Why Mark Cuban's Criticisms of the L.A. Lakers Are Dead Wrong

Stephen Babb@@StephenBabbFeatured ColumnistSeptember 19, 2012

DALLAS, TX - DECEMBER 25:  Owner Mark Cuban of the Dallas Mavericks stands with the NBA trophy before a game against the Miami Heat on opening day of the NBA season at American Airlines Center on December 25, 2011 in Dallas, Texas.  NOTE TO USER: User expressly acknowledges and agrees that, by downloading and/or using this Photograph, user is consenting to the terms and conditions of the Getty Images License Agreement.  (Photo by Ronald Martinez/Getty Images)
Ronald Martinez/Getty Images

Mark Cuban is right about one thing: championships aren't won or lost in the summer.

That said, though, the Los Angeles Lakers had one heck of a summer–even if Cuban isn't especially interested in admitting it at the moment.

ESPN Dallas' Tim MacMahon reports that Cuban isn't sold on the Lakers' transformation:

"The Lakers have done this before. Gary Payton and Karl Malone and Kobe and Shaq were all together, and it didn't work," Cuban said Monday, referring to the 2003-04 Lakers, who lost in the Finals, when introducing his team's acquisitions to the media and season-ticket holders. "It takes great chemistry. ... It takes guys wanting to be there. I don't know if all their guys want to be there."

In the broadest possible sense, yes, "the Lakers have done this before." You could actually argue that they do it all the time to some degree. This team doesn't rebuild–it reloads, and it does so relatively frequently.

But the comparisons to the 2003-04 run with Payton and Malone are neither accurate nor compelling.

For one thing, Gary Payton was 35, and Karl Malone was 40.

If Los Angeles had merely added Steve Nash (age 38) and Antawn Jamison (age 36), Cuban might have a point. That points falls apart when you recall that the organization also added the league's best center, a 26-year-old still very much in his prime.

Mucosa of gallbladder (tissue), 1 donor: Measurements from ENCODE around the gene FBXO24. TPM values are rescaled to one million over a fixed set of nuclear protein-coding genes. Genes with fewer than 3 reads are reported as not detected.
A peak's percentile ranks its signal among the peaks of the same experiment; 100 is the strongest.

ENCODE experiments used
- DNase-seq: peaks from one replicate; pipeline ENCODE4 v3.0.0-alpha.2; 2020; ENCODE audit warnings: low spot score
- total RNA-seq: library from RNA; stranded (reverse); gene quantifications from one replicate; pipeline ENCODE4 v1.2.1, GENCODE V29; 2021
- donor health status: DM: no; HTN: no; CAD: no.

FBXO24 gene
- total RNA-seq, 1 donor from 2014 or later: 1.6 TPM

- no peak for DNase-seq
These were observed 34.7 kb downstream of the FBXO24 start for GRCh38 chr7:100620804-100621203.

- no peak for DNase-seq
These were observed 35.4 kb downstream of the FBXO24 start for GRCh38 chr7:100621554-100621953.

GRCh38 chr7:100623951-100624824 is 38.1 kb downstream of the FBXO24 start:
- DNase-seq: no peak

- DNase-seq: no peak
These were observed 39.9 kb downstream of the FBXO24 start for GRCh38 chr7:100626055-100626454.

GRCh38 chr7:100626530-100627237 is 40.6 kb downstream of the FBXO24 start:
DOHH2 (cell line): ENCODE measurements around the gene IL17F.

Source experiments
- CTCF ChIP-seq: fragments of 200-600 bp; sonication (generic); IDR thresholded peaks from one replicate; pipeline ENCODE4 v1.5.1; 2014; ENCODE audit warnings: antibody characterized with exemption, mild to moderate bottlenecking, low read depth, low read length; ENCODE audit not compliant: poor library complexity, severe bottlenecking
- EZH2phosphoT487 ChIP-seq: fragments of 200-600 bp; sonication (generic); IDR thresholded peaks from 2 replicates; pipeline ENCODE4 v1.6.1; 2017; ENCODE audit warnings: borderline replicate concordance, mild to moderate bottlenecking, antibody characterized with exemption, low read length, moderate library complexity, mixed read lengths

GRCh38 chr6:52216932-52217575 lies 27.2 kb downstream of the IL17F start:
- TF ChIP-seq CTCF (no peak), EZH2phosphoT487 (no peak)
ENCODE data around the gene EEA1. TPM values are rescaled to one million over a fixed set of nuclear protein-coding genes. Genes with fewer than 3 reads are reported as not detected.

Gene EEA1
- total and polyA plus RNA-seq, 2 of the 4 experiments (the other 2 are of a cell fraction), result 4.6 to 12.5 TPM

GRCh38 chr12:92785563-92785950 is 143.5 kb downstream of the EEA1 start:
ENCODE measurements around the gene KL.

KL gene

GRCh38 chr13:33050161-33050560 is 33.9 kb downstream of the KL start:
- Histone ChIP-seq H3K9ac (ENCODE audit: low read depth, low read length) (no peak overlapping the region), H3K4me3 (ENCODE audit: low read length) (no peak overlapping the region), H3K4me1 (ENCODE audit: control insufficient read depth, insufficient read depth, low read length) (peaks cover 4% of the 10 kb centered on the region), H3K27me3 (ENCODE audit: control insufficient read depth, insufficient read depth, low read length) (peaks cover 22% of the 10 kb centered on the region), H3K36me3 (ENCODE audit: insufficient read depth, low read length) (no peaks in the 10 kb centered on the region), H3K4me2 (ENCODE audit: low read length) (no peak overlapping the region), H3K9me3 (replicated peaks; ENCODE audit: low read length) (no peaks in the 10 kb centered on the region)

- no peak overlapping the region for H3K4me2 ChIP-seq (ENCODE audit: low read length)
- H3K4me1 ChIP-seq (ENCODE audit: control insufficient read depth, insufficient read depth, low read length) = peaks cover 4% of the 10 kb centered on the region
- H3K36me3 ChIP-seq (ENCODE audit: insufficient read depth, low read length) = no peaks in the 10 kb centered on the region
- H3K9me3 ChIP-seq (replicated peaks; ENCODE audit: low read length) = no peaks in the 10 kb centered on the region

Dwight Howard may never be as dominant as Shaquille O'Neal was in his day, but it's hard to argue this team was better nine years ago than it is today.

And that team just happened to make it to the NBA Finals, an accomplishment with which both the Lakers and Mavericks would be pretty happy after their premature exits in the 2011-12 playoffs. Cuban makes it sound as if experimenting with Payton and Malone was an utter failure.

To the extent that experiment wasn't as successful as Lakers fans would have liked it to be, it makes more sense to blame distractions (Kobe's sexual assault charges), Karl Malone's injured knee or a weak bench.

The problem wasn't having too many good players, and it rarely is.

That's not to say the Lakers will fare any better this season than they did in 2004. While we're comparing apples to oranges, the basic thrust of Cuban's sentiment holds some water: talent alone doesn't win titles.

But it sure does make it easier.

There are no guarantees in this business, especially in the postseason. What differentiates one club from the next has more to do with who's executing, the teams that happen to be shooting well at that point in time and countless other factors that fly under the radar. For all the power ranking and re-ranking that typifies how we follow the NBA, how "good" a team is just doesn't count for much in a seven-game series.

How well that team plays counts for everything, and that has as much to do with luck, matchups and coaching as it does the individual career stats belonging to each guy in the rotation.

In other words, there's indeed a kernel of truth to Cuban's comments. Lakers fans should be cautious in their exuberance–to the extent that's humanly possible anyway.

However, they should also take some solace in the fact that this isn't 2003-04 all over again. And even if it were, there are worse things than getting to the NBA Finals.